Accessibility links

Breaking News

Kenyan Official Calls Deaths of 89 Kenyans in Saudi Arabia 'Suspicious'

FILE - Travelers wearing masks walk at Jomo Kenyatta International Airport in Nairobi, Aug. 1, 2020. Kenyan officials have raised suspicions over the deaths of 89 Kenyans, most of them domestic workers, in Saudi Arabia.

Kenya’s Foreign Ministry says 89 Kenyans, most of them domestic workers, have died in Saudi Arabia in the past two years. Saudi authorities told their Kenyan counterparts that most of the deaths were from cardiac arrest. But abuse of foreign domestic workers has long been a problem in Saudi Arabia and the Kenyan ministry this week admitted that it never conducted independent investigations.

Appearing before parliament’s labor committee, foreign affairs Principal Secretary Macharia Kamau said Thursday all the Kenyan deaths in Saudi Arabia over the last two years are suspicious.

“We have compared the deaths, so it's not possible that you have three deaths in Qatar, one in UAE, two in Kuwait, nine in Oman, two in Bahrain and you have 40-50 in the other country because the number may be larger but they are not that larger. It’s not possible that these young people are all dying of cardiac arrest,” Kamau said.

Forty-one Kenyans died in Saudi Arabia in the last nine months, allegedly due to heart failure.

Kamau blamed the Ministry of Labor for failing to do its job and protect Kenyan workers.

With very little opportunity at home, many see working in Arab countries as a ticket out of poverty in a country where about 40% of the population lives below the poverty line.

Wachira Kabinga, a lawmaker and chair of the labor committee, said Kenyan laborers abroad need protection.

“This is priority number one for the work of this committee in the remaining period. If there are things that we would like to leave behind, is a proper and clear recommendation on what needs to be done in this particular area to ensure that our people are not living as slaves.”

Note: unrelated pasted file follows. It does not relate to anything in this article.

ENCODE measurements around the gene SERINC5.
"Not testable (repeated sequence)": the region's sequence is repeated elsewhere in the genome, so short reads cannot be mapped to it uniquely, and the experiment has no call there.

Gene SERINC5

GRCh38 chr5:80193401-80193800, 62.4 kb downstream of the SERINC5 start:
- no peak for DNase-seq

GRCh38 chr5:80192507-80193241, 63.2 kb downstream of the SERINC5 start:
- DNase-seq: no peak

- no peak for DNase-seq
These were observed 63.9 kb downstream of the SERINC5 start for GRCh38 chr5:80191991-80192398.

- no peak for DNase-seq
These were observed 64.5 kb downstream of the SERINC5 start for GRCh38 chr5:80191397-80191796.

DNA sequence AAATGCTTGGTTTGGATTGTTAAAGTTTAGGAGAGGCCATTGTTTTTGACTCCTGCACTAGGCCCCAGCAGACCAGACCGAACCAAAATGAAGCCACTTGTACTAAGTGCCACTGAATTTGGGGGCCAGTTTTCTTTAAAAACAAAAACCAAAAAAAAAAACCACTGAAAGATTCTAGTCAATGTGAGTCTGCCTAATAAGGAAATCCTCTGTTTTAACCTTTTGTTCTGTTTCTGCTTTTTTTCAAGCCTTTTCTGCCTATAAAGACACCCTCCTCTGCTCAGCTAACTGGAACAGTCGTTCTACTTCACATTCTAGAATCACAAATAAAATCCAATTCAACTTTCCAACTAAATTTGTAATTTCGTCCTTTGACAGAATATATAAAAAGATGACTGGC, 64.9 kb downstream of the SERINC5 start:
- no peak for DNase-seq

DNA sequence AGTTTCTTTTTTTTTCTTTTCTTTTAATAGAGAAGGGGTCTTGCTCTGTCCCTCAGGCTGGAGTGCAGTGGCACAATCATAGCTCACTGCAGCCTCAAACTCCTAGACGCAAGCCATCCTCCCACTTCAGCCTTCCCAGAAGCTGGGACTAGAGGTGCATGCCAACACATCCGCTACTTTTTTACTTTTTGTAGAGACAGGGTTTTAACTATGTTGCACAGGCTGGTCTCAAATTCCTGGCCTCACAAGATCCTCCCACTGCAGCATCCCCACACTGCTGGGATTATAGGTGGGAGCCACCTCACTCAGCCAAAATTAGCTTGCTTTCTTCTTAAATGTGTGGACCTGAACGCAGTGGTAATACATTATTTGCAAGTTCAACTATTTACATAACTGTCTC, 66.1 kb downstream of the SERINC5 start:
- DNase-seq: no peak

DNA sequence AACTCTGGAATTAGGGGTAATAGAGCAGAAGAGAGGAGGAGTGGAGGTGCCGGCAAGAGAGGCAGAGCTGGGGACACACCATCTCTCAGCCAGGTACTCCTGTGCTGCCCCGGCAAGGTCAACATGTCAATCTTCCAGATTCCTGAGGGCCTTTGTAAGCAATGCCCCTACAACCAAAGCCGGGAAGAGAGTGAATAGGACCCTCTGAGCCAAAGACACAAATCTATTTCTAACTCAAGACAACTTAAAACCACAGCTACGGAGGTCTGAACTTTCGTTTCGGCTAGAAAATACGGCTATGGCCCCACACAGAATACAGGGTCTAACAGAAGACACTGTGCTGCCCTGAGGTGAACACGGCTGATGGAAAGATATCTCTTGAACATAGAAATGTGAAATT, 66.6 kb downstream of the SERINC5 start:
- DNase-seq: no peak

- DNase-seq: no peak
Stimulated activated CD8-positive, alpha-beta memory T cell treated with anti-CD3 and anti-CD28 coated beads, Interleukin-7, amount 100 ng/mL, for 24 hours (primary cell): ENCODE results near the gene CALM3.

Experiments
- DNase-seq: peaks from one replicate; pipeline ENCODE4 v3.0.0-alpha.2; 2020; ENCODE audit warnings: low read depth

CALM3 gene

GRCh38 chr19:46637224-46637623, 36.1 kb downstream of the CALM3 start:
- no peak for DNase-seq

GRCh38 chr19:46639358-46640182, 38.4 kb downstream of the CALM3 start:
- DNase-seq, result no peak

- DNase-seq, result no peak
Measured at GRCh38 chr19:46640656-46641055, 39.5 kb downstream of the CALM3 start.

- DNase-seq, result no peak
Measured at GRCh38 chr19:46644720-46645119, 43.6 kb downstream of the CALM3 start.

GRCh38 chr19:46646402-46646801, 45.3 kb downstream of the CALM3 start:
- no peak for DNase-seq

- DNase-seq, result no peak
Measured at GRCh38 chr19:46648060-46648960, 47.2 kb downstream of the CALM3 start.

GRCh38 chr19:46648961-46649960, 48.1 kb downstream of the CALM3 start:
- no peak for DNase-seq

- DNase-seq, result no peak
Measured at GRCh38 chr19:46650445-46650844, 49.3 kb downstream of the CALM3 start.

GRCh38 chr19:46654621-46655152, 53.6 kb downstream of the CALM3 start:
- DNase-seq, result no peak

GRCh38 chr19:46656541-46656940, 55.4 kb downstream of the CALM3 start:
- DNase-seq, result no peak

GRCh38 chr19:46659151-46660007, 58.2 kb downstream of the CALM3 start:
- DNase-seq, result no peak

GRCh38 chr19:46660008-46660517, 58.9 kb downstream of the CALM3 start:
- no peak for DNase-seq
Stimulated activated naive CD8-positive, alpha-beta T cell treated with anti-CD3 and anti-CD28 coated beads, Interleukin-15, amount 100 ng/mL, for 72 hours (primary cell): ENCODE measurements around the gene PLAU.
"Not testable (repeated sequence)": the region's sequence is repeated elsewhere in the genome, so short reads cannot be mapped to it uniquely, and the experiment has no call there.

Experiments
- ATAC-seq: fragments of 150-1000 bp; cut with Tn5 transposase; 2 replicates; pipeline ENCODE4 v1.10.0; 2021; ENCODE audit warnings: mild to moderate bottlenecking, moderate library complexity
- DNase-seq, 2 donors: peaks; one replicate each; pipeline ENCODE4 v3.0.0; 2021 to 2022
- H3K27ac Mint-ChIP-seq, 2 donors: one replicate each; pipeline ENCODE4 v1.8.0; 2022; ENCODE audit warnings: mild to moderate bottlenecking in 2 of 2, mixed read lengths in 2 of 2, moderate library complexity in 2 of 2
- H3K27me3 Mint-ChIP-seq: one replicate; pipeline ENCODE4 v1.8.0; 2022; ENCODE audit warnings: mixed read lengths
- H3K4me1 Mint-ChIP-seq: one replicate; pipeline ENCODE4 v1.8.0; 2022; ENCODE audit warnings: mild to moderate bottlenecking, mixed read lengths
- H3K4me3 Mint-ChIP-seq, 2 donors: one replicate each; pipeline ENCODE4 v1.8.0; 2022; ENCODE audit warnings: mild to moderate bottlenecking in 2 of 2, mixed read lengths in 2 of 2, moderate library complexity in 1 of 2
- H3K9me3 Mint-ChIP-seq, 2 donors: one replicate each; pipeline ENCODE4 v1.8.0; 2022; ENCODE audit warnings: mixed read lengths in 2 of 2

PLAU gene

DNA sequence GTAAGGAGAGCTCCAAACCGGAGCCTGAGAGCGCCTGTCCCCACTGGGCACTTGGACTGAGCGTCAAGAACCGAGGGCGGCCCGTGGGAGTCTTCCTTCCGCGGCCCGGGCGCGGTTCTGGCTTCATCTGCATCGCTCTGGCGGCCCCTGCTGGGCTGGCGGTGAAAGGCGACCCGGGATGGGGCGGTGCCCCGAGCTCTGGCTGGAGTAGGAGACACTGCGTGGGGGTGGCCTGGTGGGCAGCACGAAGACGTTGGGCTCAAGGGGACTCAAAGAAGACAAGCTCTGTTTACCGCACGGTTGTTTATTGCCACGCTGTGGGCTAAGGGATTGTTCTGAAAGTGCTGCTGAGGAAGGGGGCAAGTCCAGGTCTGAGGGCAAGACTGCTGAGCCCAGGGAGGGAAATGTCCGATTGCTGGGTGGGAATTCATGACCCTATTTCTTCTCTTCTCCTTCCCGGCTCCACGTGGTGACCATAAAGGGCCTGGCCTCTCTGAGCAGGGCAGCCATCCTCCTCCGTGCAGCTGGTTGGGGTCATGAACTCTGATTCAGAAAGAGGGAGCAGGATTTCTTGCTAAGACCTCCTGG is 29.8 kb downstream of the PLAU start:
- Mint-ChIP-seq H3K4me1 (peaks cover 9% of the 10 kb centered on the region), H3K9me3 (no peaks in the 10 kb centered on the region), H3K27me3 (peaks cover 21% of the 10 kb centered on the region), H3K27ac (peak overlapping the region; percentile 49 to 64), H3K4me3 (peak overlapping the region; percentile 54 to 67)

Caroline Aluoch, 24, was among the 41 Kenyans who have died in Saudi Arabia this year.

Aluoch signed an employment contract for two years as a domestic worker to earn tuition fees for the remaining two years of her education. Aluoch wanted to be a high school teacher.

Her sister, Beryl Awuor, told VOA before her death, her sister feared for her life.

The mother of two got the sad news on May 5. She was told her sister had committed suicide but did not buy it.

“They did the postmortem in Saudi Arabia,” she said. “We suspect they beat her before killing her. We saw scratches on her face, she also had a deep cut around her chest. She was stuck with something.”

Awour said her family never received an explanation for that cut.

"Even the person who did the postmortem here did not explain it to us. I am still in the dark,” she says.

The family received Alouch’s death certificate and her passport.

At least 100,000 Kenyans work in Bahrain, Kuwait, Oman, Qatar, Saudi Arabia and the United Arab Emirates, most as domestic workers or doing other menial jobs.

Amnesty International says workers in the Middle East often complain of a lack of payment for their work, forced labor, physical abuse, rape, and dangerous working conditions.